Skip to main content

Distributed for University College Dublin Press

Ever Seen a Fat Fox?

Human Obesity Explored

Ever seen a fat fox? Didn’t think so. Why it is that only humans - or animals in the care of humans - develop obesity? In Ever Seen a Fat Fox?: Human Obesity Explored Professor Mike Gibney delves into the history of the human relationship with food. He traces the evolution of our modern diet and looks to science to offer solutions to the phenomenon of human obesity. He calls on governments to cease the single-issue ad-hoc approach and demands a massive governmental long-term investment in weight management. It is a commonly held belief that obesity is a recent phenomenon. Professor Gibney reveals that obesity is nothing new - in fact, the modern upward trend in obesity began in the mid-nineteenth century. Obesity has been part of human experience whenever and wherever we’ve had affluence. There are many who seek to apportion blame for the epidemic of obesity. Blaming the food industry for obesity is always popular: sugar is public enemy number one. Debunking exaggerated views and cutting through the mixed messaging Gibney demonstrates that most food processing techniques are old, hundreds and thousands of years old.The genetics of obesity, the practice of dieting, and the value of physical activity are thoroughly assessed.The failures of the players in obesity - including the media, scientists, academic organisations, international agencies, specifically the WHO, and the food industry are brought into sharp focus. What can we learn from the fox? An expert in public health and personalised nutrition with bestselling books and over 300 peer-reviewed papers in the area, Professor Mike Gibney uncovers the full story behind obesity based on painstaking research, and offers us tangible solutions to this very human phenomenon.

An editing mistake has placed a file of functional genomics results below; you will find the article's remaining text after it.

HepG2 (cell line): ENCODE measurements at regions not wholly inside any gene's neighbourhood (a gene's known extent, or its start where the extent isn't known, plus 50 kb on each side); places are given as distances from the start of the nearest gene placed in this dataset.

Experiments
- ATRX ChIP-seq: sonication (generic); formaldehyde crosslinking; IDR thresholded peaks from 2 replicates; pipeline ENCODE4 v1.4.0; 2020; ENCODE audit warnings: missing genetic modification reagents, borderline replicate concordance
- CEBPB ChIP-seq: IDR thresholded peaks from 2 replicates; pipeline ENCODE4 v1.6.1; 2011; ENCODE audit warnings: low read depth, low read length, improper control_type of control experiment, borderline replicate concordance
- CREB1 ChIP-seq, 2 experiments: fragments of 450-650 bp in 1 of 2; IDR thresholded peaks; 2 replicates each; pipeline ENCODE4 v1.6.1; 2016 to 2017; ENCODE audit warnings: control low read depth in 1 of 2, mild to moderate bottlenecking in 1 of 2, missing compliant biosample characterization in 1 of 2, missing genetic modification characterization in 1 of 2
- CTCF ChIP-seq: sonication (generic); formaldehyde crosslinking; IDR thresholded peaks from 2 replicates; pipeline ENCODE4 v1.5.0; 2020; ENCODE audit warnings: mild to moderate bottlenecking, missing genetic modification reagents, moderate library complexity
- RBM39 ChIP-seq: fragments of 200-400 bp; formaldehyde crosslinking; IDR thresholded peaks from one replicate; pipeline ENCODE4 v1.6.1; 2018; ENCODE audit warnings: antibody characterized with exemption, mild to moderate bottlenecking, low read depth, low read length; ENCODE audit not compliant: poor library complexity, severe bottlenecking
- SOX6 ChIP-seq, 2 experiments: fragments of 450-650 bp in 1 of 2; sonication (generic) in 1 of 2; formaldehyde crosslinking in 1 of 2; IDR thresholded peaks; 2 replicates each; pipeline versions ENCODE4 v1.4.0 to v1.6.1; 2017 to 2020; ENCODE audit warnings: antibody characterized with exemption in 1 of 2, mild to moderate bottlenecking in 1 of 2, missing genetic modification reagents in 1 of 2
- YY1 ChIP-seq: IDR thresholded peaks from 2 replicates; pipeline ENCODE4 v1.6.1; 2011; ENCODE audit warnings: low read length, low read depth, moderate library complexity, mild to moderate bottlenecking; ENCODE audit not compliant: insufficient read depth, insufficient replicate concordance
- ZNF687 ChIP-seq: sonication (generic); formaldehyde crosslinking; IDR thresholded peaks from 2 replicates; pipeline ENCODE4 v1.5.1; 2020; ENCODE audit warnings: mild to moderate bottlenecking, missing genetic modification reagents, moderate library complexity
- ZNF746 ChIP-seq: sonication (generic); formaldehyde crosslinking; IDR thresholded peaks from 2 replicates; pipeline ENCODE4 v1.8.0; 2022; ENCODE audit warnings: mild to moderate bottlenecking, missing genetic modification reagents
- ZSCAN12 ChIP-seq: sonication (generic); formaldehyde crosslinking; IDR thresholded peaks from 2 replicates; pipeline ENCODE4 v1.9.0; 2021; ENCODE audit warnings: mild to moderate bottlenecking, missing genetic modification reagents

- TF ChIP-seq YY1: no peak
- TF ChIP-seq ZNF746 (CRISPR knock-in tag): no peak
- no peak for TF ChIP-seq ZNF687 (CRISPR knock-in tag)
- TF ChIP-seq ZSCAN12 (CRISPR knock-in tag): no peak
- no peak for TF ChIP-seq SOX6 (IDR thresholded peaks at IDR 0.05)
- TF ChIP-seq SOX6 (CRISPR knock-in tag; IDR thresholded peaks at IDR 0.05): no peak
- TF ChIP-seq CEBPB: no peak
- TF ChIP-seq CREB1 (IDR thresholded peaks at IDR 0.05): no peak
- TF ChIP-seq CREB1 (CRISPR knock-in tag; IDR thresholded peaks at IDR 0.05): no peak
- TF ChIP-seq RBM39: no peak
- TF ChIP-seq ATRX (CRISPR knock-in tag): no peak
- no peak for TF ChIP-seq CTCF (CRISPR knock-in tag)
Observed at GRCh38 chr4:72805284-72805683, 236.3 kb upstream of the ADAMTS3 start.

250 pages


University College Dublin Press image

View all books from University College Dublin Press

Table of Contents

Preface Introduction Chapter 1. Ever seen a fat fox? Chapter 2. Obesity and health measurements and metrics Chapter 3. Human obesity - old and new Chapter 4. The human food chain - old and new Chapter 5. Culpable foods Chapter 6. Regulating Food intake - the eyes have it Chapter 7. Fitness and fatness Chapter 8. Weight management - the personal perspective Chapter 9. Weight management - the national perspective Chapter 10. The nature versus nurture debate Chapter 11. Eating disorders Chapter 12. The stigmatisation of fatness Chapter 13. Obesity - politics, players and ploys Chapter 14 - Reflections and projections Notes Index.

Be the first to know

Get the latest updates on new releases, special offers, and media highlights when you subscribe to our email lists!

Sign up here for updates about the Press